Deadlines for the sale to be finalized have shifted with each and every legal turn. The initial date was July 15, before the extension to Aug. 15. The NBA will resume termination proceedings if the sale is not closed by Sept. 15. That could provide Paul and his teammates just weeks to decide what they’re going to do before training camp begins.

Based on what he said in Vegas, Paul is still formulating a plan. But it seems as if he and the rest of the Clippers are ready to dig in for a long, hard fight.

Lakers Grind While Waiting On Kobe




VIDEO: Rick Fox sits down for an in-depth interview with Kobe Bryant

HANG TIME HEADQUARTERS – The Los Angeles Lakers’ Kobe Bryant comeback playbook is written in pencil for a reason. For starters, no one knows for sure when Bryant, who returned to the practice floor in limited fashion over the weekend, will make his official return from the Achilles injury and surgery that ended his 2012-13 season prematurely.

The other variable in this situation is the work being done by Bryant’s healthy teammates. Guys like Steve BlakeXavier Henry, Jordan Hill, Jordan Farmar and Nick Young have had to carry the mantle for Bryant, Steve Nash and even Pau Gasol in early on this season. And they’ve done an admirable job, given the circumstances.

The Lakers are hovering near .500 after Sunday night’s win over the visiting Detroit Pistons. And with Bryant making his way back and Lakers coach Mike D’Antoni getting more and more comfortable with his pieced-together bunch, a season-long fight for that eighth and final playoff spot in the Western Conference is not totally out of the question for the Lakers.

Kobe told NBA TV’s Rick Fox that if he the playoffs were going on right now he’d be ready to play. That’s a bold statement for a guy who is reportedly just now cranking up his rehab work to the point that he can eye a legitimate timetable for his return. But bold is what we all expect from Kobe. How realistic his stance is, however, is certainly up for debate. Kobe has chosen wisely when pressed for a concrete return date.

“It’s tough because once I’ve set that as a target then I’m hell-bent at doing it at all costs, even to the detriment of the damn Achilles,” Kobe told Fox. “I try to just stay in the moment and really try to listen to my body. The biggest thing is I have not done anything athletically for six months, seven months. You got to get your body back in shape. And doing that, if I was healthy — completely healthy — you have that much time off and get back in shape and your knee is going to ache, your ankle is going to hurt, your back is going to be out. So you got to go through your progressions as you normally would over the course of a summer.”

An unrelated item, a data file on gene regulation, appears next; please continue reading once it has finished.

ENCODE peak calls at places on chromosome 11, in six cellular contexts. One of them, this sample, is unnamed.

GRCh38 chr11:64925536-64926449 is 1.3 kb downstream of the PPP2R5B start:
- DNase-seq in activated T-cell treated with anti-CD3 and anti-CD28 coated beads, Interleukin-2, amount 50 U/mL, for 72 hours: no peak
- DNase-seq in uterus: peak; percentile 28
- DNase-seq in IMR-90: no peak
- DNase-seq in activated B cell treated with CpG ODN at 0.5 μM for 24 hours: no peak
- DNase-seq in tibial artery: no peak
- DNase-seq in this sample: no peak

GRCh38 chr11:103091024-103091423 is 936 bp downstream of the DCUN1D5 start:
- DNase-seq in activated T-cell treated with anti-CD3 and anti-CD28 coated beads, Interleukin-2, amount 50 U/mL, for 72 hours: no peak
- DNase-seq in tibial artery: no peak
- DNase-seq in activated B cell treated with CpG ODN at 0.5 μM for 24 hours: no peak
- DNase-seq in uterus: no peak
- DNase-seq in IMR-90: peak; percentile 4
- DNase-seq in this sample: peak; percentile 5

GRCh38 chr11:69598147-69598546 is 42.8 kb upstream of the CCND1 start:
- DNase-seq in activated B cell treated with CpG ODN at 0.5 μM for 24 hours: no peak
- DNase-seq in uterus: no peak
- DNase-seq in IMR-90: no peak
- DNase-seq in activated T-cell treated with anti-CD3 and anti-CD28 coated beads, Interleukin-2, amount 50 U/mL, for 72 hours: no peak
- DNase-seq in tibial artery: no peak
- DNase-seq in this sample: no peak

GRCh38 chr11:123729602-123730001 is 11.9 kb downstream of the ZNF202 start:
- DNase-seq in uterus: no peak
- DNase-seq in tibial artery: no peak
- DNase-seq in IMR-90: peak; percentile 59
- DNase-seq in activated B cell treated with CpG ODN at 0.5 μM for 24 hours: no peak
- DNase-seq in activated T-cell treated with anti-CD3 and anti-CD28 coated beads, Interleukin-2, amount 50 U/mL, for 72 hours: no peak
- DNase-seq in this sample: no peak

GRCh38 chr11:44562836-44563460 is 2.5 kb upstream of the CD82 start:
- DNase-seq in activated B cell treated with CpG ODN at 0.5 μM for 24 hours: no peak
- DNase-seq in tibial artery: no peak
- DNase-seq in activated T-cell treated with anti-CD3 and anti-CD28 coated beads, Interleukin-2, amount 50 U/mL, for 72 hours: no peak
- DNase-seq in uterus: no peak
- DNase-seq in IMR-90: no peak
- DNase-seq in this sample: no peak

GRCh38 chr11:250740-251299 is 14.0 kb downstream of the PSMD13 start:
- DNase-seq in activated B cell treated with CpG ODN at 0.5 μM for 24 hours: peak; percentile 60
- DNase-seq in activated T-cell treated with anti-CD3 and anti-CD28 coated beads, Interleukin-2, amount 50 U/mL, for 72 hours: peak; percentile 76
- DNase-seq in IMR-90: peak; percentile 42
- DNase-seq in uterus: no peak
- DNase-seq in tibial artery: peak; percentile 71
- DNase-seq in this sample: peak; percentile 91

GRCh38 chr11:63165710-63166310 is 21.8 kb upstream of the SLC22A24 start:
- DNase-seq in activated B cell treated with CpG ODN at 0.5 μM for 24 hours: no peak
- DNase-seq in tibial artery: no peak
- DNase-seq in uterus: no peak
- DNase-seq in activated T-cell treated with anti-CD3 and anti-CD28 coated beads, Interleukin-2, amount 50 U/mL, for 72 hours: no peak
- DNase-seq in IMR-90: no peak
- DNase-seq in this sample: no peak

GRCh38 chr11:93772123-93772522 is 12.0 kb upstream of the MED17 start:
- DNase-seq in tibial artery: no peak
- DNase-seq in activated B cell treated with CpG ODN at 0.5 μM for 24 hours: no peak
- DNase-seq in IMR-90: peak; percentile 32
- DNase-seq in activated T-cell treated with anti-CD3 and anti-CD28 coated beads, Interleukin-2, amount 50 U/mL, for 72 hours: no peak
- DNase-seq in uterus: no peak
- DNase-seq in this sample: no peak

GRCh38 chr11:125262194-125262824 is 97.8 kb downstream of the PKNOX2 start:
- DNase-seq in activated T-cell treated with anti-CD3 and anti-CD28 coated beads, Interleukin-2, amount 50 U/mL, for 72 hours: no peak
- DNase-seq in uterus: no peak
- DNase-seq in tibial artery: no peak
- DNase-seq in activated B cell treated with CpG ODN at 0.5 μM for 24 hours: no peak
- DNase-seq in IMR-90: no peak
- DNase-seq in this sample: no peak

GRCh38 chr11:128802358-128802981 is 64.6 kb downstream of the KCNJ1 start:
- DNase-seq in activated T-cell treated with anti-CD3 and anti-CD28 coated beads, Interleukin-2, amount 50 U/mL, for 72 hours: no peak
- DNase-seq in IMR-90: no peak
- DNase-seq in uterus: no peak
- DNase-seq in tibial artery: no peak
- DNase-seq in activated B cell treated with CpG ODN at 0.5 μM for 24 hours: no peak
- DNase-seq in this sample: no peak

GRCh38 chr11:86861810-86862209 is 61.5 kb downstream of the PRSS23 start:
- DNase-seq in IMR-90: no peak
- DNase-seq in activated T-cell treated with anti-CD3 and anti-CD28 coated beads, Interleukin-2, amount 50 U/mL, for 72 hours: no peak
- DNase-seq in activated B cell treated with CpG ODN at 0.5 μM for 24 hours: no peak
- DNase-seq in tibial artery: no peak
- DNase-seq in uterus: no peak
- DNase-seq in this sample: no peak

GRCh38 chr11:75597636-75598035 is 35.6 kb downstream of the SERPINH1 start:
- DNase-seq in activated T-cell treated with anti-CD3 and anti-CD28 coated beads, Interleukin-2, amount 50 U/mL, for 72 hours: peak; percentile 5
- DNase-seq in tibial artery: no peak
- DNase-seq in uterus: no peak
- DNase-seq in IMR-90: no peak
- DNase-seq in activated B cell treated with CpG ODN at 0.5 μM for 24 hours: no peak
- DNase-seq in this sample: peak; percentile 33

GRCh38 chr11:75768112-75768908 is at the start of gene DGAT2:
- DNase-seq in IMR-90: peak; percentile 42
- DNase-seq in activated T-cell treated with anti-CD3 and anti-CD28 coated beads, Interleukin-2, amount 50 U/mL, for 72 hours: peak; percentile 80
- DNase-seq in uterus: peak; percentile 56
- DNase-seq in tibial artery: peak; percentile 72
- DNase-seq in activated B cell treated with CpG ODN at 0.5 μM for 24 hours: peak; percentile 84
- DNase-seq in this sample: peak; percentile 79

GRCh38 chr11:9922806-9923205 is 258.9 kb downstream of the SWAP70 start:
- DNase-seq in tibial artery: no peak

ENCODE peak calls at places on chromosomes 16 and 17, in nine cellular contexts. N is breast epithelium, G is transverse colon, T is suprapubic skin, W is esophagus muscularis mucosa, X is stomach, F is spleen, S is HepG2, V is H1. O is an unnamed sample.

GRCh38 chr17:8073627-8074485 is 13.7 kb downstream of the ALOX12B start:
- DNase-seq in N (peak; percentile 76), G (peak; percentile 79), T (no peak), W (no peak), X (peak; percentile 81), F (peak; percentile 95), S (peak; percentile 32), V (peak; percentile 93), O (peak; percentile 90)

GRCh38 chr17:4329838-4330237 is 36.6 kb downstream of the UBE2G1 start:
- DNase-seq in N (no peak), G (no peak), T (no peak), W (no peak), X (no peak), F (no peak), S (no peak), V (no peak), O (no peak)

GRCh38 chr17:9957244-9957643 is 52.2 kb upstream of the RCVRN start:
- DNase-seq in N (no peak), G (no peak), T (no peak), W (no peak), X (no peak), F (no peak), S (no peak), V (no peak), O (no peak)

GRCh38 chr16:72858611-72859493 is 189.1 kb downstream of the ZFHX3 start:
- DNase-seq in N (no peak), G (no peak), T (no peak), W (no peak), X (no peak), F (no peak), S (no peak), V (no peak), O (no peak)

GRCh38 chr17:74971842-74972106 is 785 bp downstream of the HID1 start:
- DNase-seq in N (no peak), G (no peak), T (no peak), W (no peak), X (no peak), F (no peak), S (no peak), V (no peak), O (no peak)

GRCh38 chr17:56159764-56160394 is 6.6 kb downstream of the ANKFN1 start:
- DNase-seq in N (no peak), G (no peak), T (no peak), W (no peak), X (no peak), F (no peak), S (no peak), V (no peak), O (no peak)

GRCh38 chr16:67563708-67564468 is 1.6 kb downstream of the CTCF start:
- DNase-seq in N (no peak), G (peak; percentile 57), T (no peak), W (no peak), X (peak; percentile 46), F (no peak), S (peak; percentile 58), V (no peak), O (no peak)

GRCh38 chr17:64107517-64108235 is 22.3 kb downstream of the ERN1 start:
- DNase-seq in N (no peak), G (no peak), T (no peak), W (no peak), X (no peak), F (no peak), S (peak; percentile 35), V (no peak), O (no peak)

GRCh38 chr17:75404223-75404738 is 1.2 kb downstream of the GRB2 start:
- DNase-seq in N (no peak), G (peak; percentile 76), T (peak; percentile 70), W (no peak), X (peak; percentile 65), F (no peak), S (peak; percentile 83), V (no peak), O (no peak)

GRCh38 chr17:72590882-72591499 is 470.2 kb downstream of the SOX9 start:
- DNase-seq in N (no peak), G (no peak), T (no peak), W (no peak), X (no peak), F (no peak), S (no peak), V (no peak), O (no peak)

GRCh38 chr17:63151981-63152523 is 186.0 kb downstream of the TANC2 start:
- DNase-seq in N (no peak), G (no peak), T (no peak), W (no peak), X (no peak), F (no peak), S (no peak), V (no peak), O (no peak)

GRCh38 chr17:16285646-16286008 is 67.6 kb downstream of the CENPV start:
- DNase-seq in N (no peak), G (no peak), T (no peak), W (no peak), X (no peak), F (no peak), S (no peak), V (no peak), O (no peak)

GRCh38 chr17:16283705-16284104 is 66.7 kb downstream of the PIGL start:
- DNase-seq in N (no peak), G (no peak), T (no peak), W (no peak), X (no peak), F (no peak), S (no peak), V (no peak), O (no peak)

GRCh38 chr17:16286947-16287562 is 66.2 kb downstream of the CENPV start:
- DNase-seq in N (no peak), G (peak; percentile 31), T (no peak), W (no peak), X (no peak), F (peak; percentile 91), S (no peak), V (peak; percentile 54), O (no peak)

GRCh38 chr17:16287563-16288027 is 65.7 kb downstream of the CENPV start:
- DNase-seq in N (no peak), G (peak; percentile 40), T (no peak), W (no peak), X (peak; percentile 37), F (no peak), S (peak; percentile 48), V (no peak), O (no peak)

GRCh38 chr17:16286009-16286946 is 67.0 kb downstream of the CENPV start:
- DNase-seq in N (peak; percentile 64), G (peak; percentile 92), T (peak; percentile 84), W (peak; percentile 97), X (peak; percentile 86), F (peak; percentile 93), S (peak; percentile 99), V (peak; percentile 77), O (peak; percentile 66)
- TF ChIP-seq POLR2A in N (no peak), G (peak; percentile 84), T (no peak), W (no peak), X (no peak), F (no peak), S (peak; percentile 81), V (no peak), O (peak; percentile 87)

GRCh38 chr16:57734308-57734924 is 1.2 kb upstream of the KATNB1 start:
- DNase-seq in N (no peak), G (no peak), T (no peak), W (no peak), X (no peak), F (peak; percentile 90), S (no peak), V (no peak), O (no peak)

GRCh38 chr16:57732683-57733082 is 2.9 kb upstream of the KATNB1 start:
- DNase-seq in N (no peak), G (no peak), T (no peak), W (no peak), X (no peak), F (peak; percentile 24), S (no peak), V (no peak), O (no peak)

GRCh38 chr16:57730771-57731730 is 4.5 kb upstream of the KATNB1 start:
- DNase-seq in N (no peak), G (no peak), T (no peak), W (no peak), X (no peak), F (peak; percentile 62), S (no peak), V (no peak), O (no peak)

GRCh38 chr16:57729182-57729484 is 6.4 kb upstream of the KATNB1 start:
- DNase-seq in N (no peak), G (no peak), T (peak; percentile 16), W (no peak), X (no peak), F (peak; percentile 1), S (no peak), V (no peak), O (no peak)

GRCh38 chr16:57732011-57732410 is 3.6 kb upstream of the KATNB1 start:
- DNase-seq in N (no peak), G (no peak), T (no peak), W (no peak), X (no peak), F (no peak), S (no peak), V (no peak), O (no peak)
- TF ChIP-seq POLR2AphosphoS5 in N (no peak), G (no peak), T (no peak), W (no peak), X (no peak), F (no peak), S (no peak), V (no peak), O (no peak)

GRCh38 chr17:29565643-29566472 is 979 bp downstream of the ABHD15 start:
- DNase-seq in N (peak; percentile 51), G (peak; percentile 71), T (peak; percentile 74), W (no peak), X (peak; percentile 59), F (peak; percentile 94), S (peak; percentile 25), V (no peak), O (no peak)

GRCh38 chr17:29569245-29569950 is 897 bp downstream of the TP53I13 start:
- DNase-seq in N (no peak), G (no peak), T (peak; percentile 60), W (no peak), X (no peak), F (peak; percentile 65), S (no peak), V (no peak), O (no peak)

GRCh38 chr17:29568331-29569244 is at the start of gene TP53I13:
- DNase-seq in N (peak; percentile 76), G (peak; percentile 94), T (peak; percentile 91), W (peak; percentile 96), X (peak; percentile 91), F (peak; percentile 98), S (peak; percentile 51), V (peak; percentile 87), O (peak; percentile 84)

What cannot be disputed is the Lakers’ relevance if and when Kobe returns to action. If he’s even a reasonable shell of the Kobe Bryant we’ve come to know over the past two decades, he’ll add an element to this team that allows them to compete with the any of the other fringe playoff-chasers in the West.

If he’s the Kobe Bryant we’re used to, then things should heat up considerably for L.A. when he returns. The supporting cast will have to adjust to having him back in the lineup and the entire focus changes with his reintroduction to the flow of this current group.

Unlike last season, when the Lakers struggled to come up with a clear-cut identity with Kobe, Nash, Gasol and Dwight Howard as headliners in D’Antoni’s system, there are no misconceptions about this team. They know exactly who and what they are, relative to what Lakers fans have been used to throughout the Kobe era. They are a blue-collar bunch that awaits the return of the ultimate competitor, a white-collar superstar whose always been a blue-collar worker at his core.

“The identity is going to be: We have to play full-out for 48 minutes,” DAntoni told ESPN.com’s J.A. Adande when asked about the adjustments that will have to be made by all upon Kobe’s return. “And then Kobe comes back and now the identity changes, so we’re OK.”

Everything changes when Kobe comes back.

In the meantime, the blue-collar Lakers have to continue to keep grinding …

Chemistry Issues In Miami?




VIDEO: The Heat get back on track against the Wizards


HANG TIME HEADQUARTERS – This is a high-stakes game of NBA possum that the Miami Heat will never win, not at this juncture of their title-winning ways.

Four games into their second straight season trying to defend their title, there are rumblings of chemistry issues with this group. Seriously, Heat players are using strange analogies to describe the current state of affairs for a team that still has headliners like LeBron James, Dwyane Wade and Chris Bosh to cover up any deficiencies.

They have earned the right to start a season a bit shaky because we know how they’ll finish the season, if the opportunity presents itself. Dealing a with a few “minor” chemistry issues should not be cause for this sort of alarm. Then you listen to the words coming out of the mouths of players in that Heat locker room and it makes you pause for a second.

You hear Wade say these sorts of things to Mike Wallace of ESPN.com and you wonder if we’re missing something bigger going on: